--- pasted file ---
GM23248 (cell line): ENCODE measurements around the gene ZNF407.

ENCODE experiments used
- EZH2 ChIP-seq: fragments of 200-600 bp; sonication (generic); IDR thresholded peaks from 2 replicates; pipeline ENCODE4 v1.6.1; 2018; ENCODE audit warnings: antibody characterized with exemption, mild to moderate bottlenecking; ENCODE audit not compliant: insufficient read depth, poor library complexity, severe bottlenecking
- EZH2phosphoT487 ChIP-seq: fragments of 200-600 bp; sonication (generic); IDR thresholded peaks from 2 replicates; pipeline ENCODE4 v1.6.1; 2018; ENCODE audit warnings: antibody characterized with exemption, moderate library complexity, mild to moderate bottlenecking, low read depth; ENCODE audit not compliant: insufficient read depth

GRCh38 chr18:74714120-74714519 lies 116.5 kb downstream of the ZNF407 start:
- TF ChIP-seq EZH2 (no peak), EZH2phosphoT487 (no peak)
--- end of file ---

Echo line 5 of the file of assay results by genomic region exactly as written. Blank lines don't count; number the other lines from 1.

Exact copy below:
GRCh38 chr18:74714120-74714519 lies 116.5 kb downstream of the ZNF407 start: